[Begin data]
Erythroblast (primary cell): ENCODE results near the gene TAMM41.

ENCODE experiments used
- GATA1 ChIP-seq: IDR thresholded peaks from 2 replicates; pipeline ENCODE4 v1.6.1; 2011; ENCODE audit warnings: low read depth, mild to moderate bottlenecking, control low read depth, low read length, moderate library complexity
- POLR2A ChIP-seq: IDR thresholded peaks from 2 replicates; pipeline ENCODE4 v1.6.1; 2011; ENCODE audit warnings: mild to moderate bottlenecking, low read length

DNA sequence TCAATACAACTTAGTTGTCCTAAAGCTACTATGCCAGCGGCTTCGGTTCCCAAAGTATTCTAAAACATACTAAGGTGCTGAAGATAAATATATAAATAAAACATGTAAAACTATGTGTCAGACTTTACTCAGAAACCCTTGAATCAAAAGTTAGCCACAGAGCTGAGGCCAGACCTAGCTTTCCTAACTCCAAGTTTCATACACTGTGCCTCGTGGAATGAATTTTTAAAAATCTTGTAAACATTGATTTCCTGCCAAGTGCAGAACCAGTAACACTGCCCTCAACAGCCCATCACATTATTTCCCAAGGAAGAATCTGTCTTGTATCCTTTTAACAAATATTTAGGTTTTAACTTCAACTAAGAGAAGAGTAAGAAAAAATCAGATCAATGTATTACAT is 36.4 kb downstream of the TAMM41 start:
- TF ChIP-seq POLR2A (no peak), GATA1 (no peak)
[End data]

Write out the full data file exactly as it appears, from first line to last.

Erythroblast (primary cell): ENCODE results near the gene TAMM41.

ENCODE experiments used
- GATA1 ChIP-seq: IDR thresholded peaks from 2 replicates; pipeline ENCODE4 v1.6.1; 2011; ENCODE audit warnings: low read depth, mild to moderate bottlenecking, control low read depth, low read length, moderate library complexity
- POLR2A ChIP-seq: IDR thresholded peaks from 2 replicates; pipeline ENCODE4 v1.6.1; 2011; ENCODE audit warnings: mild to moderate bottlenecking, low read length

DNA sequence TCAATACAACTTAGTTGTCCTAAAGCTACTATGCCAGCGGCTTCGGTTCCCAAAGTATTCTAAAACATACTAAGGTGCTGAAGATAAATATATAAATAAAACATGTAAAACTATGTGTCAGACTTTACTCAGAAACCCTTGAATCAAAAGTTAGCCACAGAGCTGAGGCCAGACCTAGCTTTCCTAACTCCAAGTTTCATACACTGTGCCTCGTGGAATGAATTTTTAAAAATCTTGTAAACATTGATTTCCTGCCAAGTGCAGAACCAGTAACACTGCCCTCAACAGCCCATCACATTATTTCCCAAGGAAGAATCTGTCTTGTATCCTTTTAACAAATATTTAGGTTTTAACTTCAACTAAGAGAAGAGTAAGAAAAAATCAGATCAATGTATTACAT is 36.4 kb downstream of the TAMM41 start:
- TF ChIP-seq POLR2A (no peak), GATA1 (no peak)